Gov. Brown: Veto CPRA Threats in Budget Bill
The California Public Records Act (CPRA) is gravely threatened by stealth amendments revealed for the first time yesterday as part of a “trailer bill” to the new state budget. Instead of the relatively minor cost-saving tweaks proposed earlier by the Governor and approved in legislative committees, the actual amending language will gut key transparency safeguards in California’s most important open-government law.
I am writing to ask you to call on Governor Brown to veto the relevant portions of the budget trailer bill that is headed to his desk as early as tomorrow. We invite you to do this by email to the Governor office, using the form provided in this email.
How, exactly, will the budget trailer bill undercut the CPRA and set back open government?
1) Public access to data controlled by local governments, so important to open-data and big-data initiatives, will come to an end. The final trailer bill, SB 71, eliminates the requirement of existing law that agencies must make available “electronic” records or information in “any format” in which the agency already holds them. Gov Code sec. 6253.9(a)(1). Instead, according to SB 71, “the local agency may determine the format of electronic data to be provided in response to a request for information.”
This change will empower local governments to limit data access to situations in which the requested data will show government agencies and officials in a positive light. All other requests for data will be blocked by producing data in formats that are unusable in databases. Example: Requests for data held in .xls (Excel) or .csv formats will be produced (if at all) as .pdf files–even though the agency has the data in the requested formats and therefore can provide it in the requested formats at no cost.
2) Local governments, when denying written requests for public records, will no longer be required to give a reason for the denial. SB 71 purports to make that common sense requirement (found in Gov Code sec. 6255(b)) completely optional. What does optional mean? You can be sure that all lawyers for cities, counties or school boards,once they become aware of this change, will advise their clients to give no reasons for denying records.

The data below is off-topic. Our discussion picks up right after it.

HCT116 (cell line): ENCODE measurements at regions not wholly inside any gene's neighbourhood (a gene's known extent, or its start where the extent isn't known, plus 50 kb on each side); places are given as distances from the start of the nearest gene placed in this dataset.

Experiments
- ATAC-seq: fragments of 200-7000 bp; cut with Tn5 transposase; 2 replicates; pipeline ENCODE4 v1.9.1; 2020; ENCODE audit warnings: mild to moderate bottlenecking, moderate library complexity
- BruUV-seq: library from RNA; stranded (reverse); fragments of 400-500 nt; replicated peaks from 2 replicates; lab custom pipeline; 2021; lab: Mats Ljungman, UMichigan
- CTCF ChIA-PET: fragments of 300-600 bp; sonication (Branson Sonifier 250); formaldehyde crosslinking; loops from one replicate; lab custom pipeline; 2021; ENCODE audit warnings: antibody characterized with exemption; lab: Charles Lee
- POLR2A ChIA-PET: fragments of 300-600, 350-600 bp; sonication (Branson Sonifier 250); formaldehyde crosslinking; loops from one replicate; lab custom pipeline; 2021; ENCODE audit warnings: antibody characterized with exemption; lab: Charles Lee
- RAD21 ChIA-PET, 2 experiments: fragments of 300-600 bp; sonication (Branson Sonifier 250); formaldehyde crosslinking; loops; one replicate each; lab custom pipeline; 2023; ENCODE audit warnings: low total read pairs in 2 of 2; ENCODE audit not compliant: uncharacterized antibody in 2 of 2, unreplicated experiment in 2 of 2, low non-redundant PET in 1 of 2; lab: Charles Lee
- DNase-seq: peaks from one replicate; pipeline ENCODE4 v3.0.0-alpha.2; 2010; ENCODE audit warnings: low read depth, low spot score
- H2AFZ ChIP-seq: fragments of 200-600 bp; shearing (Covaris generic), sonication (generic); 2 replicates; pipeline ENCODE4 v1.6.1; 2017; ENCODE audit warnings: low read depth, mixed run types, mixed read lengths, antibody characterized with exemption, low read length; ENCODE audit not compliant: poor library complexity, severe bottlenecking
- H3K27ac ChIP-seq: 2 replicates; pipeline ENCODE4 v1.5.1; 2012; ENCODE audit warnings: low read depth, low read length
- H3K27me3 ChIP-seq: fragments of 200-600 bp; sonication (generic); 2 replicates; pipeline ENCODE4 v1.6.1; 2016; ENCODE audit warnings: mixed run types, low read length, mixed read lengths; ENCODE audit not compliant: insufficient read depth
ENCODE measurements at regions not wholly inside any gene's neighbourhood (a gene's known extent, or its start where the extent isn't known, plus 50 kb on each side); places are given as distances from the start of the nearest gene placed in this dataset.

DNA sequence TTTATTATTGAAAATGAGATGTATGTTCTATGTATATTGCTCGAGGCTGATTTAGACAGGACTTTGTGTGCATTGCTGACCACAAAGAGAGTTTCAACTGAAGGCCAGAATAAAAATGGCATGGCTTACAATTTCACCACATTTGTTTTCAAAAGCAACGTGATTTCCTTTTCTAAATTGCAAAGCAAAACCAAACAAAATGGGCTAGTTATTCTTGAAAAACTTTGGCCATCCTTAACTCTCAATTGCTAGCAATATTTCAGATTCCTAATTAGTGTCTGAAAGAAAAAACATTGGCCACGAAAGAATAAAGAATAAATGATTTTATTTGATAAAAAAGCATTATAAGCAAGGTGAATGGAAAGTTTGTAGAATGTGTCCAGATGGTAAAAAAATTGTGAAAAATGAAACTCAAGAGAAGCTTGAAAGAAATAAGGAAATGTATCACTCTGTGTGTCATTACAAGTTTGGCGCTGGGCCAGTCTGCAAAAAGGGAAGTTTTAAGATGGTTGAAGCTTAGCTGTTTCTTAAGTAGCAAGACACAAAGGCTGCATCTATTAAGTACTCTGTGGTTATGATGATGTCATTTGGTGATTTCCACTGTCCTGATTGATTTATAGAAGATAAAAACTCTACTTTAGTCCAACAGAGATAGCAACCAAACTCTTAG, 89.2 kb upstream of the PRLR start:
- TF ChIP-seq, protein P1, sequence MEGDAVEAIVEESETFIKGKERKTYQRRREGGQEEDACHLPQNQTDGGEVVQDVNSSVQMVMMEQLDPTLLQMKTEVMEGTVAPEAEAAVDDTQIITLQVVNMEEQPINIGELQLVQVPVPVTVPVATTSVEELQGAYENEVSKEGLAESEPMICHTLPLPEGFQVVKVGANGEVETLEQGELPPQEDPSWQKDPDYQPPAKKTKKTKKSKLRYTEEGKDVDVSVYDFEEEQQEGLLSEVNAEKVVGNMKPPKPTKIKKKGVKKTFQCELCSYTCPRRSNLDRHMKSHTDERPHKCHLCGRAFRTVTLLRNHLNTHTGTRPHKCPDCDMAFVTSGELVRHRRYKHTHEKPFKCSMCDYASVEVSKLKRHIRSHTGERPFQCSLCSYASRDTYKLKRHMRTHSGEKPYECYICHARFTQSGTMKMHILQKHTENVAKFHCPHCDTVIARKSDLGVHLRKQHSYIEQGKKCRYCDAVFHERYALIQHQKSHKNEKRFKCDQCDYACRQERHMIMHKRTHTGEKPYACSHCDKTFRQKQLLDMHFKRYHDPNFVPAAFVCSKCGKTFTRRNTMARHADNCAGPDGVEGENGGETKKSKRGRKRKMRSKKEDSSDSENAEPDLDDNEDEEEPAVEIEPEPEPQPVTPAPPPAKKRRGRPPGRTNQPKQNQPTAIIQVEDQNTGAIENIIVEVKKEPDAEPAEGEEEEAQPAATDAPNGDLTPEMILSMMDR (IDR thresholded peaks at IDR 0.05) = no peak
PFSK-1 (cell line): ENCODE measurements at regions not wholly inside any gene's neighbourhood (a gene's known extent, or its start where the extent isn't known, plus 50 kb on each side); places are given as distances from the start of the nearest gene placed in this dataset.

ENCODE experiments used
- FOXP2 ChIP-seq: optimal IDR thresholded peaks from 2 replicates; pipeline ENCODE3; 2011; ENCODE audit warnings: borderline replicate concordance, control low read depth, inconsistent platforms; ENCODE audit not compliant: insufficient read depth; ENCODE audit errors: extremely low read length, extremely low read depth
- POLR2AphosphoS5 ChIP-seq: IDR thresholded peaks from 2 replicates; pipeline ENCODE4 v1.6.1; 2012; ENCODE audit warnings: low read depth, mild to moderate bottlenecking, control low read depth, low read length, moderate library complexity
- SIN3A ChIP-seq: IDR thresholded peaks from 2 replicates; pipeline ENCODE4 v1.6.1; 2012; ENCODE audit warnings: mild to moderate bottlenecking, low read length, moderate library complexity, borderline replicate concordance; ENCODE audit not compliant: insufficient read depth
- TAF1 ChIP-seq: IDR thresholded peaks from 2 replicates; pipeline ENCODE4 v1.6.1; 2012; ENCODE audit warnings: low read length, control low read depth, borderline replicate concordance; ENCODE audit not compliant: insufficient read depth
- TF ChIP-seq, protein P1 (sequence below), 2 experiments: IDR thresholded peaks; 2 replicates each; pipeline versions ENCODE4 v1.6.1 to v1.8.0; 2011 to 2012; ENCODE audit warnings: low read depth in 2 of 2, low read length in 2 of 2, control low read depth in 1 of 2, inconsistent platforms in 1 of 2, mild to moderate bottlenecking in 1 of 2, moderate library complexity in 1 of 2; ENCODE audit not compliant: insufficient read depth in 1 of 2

3) Local governments may even take the position that SB 71’s changes free them from any obligation to communicate–at all!—with requesters about the status of a denied CPRA request. Agencies that believe requested records are exempt from disclosure could elect to say nothing to the requester, leaving him/her in the dark, unable to determine–without suing–whether the requested records will be disclosed or withheld.
To view section 4 of SB 71 dealing with the CPRA, use this link: SB 71 Excerpt Relating to CPRA
Tell Governor Brown to veto the provisions of SB 71 that would effect these changes in existing law. Copy the email and send it to FAC@facelementor.wpengine.com with an email message for the Governor and his staff (which we will print out and deliver). You can use the email message content provided or delete it and write an email in your own words.[hr]
Email subject line: Protect the CPRA; veto SB 71 section
To: Office of Governor Jerry Brown
As a California resident and voter who cares greatly about government accountability and transparency, I write to urge Governor Brown to veto those portions of the budget trailer bill, SB 71, that purport to make optional local governments’ adherence to key parts of the California Public Records Act.
The final version of these changes, found in SB 71 section 4 (adding section 6252.8 to the Gov Code) will do far more damage to the CPRA than the amendments initially proposed by the Governor to reduce the state’s costs for mandate reimbursement. SB 71 will:
Allow local governments, when denying CPRA requests, to give no reason for the denial. This makes it impossible to know whether an agency acted properly in withholding requested records.
Allow local governments to decline to communicate AT ALL regarding the status of a CPRA request. Agencies that have decided to deny a request (legitimately or not) may opt not to communicate that fact, leaving the requester guessing about whether she will receive records or not.
Allow local governments to block meaningful access to government data. Under SB 71, agencies may provide data in formats precluding database analysis (e.g., pdf files) even though the agency holds the information in the requested, database-compatible formats (e.g., .csv or .xls).
This change in the law creates no cost-saving; its only purpose is to permit the de facto denial of data requests where government officials suspect the data will not show them in a positive light.
In the strongest terms, I urge Governor Brown to exercise his authority to veto these selected provisions of SB 71, contained in section 4 of the bill.
Thank you for your attention to this urgent matter.